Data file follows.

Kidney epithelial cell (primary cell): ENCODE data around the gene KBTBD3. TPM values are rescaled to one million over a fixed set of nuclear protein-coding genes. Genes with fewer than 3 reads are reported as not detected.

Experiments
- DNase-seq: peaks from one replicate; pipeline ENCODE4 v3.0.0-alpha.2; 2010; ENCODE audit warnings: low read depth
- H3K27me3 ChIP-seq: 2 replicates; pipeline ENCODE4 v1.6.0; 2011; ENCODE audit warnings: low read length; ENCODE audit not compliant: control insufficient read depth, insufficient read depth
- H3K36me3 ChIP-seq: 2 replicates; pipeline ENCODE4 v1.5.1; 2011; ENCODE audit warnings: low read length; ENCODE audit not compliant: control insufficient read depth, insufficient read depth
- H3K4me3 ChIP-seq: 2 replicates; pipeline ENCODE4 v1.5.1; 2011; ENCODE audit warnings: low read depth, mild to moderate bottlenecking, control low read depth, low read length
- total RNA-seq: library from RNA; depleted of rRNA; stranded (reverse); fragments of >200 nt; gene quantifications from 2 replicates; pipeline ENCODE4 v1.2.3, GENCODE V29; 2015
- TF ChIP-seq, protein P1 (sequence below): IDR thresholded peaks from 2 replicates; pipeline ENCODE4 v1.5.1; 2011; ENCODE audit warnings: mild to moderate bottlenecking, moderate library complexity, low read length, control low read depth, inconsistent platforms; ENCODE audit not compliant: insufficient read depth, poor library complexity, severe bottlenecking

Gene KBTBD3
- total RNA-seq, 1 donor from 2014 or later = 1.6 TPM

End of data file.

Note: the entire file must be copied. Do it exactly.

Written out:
Kidney epithelial cell (primary cell): ENCODE data around the gene KBTBD3. TPM values are rescaled to one million over a fixed set of nuclear protein-coding genes. Genes with fewer than 3 reads are reported as not detected.

Experiments
- DNase-seq: peaks from one replicate; pipeline ENCODE4 v3.0.0-alpha.2; 2010; ENCODE audit warnings: low read depth
- H3K27me3 ChIP-seq: 2 replicates; pipeline ENCODE4 v1.6.0; 2011; ENCODE audit warnings: low read length; ENCODE audit not compliant: control insufficient read depth, insufficient read depth
- H3K36me3 ChIP-seq: 2 replicates; pipeline ENCODE4 v1.5.1; 2011; ENCODE audit warnings: low read length; ENCODE audit not compliant: control insufficient read depth, insufficient read depth
- H3K4me3 ChIP-seq: 2 replicates; pipeline ENCODE4 v1.5.1; 2011; ENCODE audit warnings: low read depth, mild to moderate bottlenecking, control low read depth, low read length
- total RNA-seq: library from RNA; depleted of rRNA; stranded (reverse); fragments of >200 nt; gene quantifications from 2 replicates; pipeline ENCODE4 v1.2.3, GENCODE V29; 2015
- TF ChIP-seq, protein P1 (sequence below): IDR thresholded peaks from 2 replicates; pipeline ENCODE4 v1.5.1; 2011; ENCODE audit warnings: mild to moderate bottlenecking, moderate library complexity, low read length, control low read depth, inconsistent platforms; ENCODE audit not compliant: insufficient read depth, poor library complexity, severe bottlenecking

Gene KBTBD3
- total RNA-seq, 1 donor from 2014 or later = 1.6 TPM